Review: Mission: Impossible – Rogue Nation (2015)

I can neither confirm nor deny this is the best Mission Impossible film yet.

Mission: Impossible – Rogue Nation (2015)

Director: Christopher McQuarrie (Edge of Tomorrow, Jack Reacher).

Cast: Tom Cruise (Edge of Tomorrow, Jack Reacher, Oblivion), Jeremy Renner (Avengers, American Hustle, The Hurt Locker), Simon Pegg (Absolutely Anything, The World’s End, Run, Fatboy, Run), Rebecca Ferguson (Hercules, The White Queen), Ving Rhames (Pulp Fiction, Dawn of the Dead), Sean Harris (Harry Brown, Prometheus), Alec Baldwin (The Cooler, 30 Rock).

I can neither confirm nor deny this is the best Mission: Impossible film yet.

Tom Cruise swaggers from one set piece to another in a franchise that’s expected to have stagnated by now. Director Christopher McQuarrie manages to maintain excitement and urgency throughout the film, bouncing too and from Cruise, Simon Pegg, Rebecca Ferguson and Jeremy Renner.

Rogue Nation starts with the IMF (Impossible Mission Force) being hounded by the C.I.A, led by a wonderfully short role from Alec Baldwin. Baldwin’s character Alan Hunley is lobbying for the IMF to be shutdown, citing the consequences of their previous missions as the main reason. But our lovable hero Ethan Hunt is on the verge of discovering critical information about an anti-IMF organisation, the Syndicate. It’s not the most original story, the Syndicate’s leader Solomon Lane (Sean Harris) is a Machiavellian, glasses wearing British guy whose motivations, just as he shares with most spy-movie villains, have mistaken saving with killing.Money in the millions is transferred to digital bank accounts, the team has to decode messages, and everyone’s chasing MacGuffins.  It’s a mismatch of Bond tropes but every now and then there’ll be a slight twist on them, keeping the plot from going stale.

But you haven’t come to watch Mission: Impossible for its narrative. You’ve come to watch Tom Cruise turn up the crazy and out-do his stunts from the previous installment. The film opens up with Cruise clinging for dear life on the side of an A-400 airplane. Most blockbusters would have saved that for a third-act, Mission: Impossible serves it up for breakfast. The film follows Hunt through London, Morocco and Vienna, raising the stakes every half hour of the two-hour-plus running time. However, the movie breezes past and barely gives you time to recover from the events that have just occurred. This is likely due to the director and writer being the same person.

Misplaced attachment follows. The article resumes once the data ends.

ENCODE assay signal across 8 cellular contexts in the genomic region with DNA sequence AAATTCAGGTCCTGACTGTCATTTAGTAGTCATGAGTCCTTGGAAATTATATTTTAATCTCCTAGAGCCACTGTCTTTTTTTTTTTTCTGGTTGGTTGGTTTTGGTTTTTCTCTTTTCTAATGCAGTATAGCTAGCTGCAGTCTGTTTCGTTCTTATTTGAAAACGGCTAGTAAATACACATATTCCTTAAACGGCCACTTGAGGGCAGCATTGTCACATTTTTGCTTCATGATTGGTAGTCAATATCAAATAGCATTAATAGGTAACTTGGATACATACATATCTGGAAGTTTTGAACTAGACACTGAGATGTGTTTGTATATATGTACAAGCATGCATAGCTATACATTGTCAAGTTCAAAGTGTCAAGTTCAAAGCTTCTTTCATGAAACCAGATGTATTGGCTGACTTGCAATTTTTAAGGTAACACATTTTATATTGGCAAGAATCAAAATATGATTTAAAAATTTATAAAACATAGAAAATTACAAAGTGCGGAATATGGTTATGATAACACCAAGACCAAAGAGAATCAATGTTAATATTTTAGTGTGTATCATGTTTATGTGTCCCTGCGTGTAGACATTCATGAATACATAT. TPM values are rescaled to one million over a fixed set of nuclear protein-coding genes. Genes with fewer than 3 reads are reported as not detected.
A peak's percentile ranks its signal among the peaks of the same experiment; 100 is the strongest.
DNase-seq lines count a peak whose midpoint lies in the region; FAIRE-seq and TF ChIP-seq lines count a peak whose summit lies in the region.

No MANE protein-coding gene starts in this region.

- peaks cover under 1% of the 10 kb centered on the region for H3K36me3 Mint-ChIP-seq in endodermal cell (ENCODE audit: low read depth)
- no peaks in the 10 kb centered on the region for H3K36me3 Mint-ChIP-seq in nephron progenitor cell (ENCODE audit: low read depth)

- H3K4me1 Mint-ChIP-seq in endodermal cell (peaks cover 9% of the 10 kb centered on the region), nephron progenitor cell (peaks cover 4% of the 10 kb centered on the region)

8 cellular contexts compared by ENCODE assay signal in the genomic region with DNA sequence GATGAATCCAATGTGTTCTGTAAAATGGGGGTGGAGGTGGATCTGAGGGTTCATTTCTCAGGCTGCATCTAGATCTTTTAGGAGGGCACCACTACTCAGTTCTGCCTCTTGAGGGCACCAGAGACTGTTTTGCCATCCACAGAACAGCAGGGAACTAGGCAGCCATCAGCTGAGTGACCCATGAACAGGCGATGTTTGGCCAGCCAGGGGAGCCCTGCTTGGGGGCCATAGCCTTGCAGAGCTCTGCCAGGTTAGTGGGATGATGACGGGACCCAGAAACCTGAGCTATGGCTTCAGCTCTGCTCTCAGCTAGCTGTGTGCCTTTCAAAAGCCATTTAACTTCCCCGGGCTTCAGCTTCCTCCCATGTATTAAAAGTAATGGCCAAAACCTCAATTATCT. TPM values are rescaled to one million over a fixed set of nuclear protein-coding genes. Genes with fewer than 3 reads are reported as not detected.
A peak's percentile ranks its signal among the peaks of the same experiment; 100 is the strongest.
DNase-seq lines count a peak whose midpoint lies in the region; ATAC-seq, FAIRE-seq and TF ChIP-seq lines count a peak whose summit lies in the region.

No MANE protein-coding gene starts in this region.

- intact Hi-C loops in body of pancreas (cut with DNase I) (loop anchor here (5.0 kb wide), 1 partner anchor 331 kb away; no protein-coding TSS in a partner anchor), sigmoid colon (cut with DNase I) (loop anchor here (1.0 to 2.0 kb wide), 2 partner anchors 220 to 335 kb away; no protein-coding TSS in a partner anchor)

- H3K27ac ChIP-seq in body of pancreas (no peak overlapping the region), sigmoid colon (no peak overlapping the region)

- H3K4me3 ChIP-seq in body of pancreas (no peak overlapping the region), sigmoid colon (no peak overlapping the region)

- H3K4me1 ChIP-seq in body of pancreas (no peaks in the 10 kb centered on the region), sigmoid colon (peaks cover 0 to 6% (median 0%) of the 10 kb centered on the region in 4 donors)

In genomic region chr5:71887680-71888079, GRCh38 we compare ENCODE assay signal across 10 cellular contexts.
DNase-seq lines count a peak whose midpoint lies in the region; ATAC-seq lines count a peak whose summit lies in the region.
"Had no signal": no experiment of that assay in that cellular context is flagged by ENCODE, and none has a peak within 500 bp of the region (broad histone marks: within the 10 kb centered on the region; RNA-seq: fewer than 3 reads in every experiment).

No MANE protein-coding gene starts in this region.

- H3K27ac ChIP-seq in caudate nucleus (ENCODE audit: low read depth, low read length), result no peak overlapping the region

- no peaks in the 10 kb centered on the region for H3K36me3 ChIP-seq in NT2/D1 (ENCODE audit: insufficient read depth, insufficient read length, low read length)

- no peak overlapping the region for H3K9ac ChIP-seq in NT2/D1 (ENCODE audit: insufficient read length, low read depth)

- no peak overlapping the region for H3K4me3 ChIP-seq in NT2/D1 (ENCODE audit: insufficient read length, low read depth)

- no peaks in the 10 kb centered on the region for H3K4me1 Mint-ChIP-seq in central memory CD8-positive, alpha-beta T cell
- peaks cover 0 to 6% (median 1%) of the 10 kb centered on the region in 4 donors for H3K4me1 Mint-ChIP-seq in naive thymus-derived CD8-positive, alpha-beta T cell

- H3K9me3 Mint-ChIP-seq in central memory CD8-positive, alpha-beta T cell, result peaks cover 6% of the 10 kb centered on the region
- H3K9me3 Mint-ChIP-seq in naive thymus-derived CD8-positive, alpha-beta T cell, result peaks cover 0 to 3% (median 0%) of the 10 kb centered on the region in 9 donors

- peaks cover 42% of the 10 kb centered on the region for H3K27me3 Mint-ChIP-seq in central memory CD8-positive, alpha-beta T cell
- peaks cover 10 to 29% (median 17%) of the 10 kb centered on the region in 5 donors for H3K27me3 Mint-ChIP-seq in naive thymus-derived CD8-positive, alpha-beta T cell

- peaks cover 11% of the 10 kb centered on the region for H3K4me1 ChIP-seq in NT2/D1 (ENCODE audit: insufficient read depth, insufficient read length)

Rebecca Ferguson Mission Impossible Rogue Nation.fw
Rebecca Ferguson in Mission: Impossible – Rogue Nation. Credit: Paramount Pictures.

Set pieces play important parts in pushing movies forward, but don’t mean much if they aren’t filmed correctly. McQuarrie has directed one of the most beautifully shot Hitchcockian action scenes of 2015, using an opera performance to provide a strong backdrop to what could have otherwise been a punch-up in an alley. It’s one of the most impressive and gorgeously filmed environments I’ve witnessed for a while, no doubt aided by cinematographer Robert Elswit and editor Eddie Hamilton, who to no surprise also edited Kingman: The Secret Service. 

A high tension assassination attempt between Rebecca Ferguson’s Ilsa Faust, Ethan and a couple more assassins moves the piece along. Ferguson provides the needed emotional beats for the film, getting caught up in her own morality, allegiances and relationships. She superbly plays this character who we’re never sure is friend or foe, but soon after the opera she’s helping Ethan literally dive into another enthralling situation. Ethan’s underwater adventure leaves the audience breathless and McQuarrie finds such a fluid way of filming it. He expertly conveys how Ethan moves through the water and the camera follows suit.

Simon Pegg’s comic relief was welcome in the film’s predecessor Ghost Protocol, but he comes into his own this time around, especially during the second and third act. Jeremy Renner and Ving Rhames backbench the film but any accusation of the cast starting to feeling bloated is untrue.

Rogue Nation isn’t bogged down by backstory, and McQuarrie has managed to reinvigorate the series by letting a spy-thriller be a spy-thriller. As cinematic universes begin every five minutes, he lets the film stand on its own two feet, only using previous films to borrow characters from. Rogue Nation is a ‘best of’ package of the franchise.

Despite being in his 50s, Cruise is rejecting all notions of slowing down and gives it his all. With great additional casting introducing the likes of Rebecca Ferguson, I can only be excited to see just how Mission: Impossible 6 takes the stakes even higher and the stunts even more impression. The Cruise missile never stops.


Feature image credit: Paramount Pictures.

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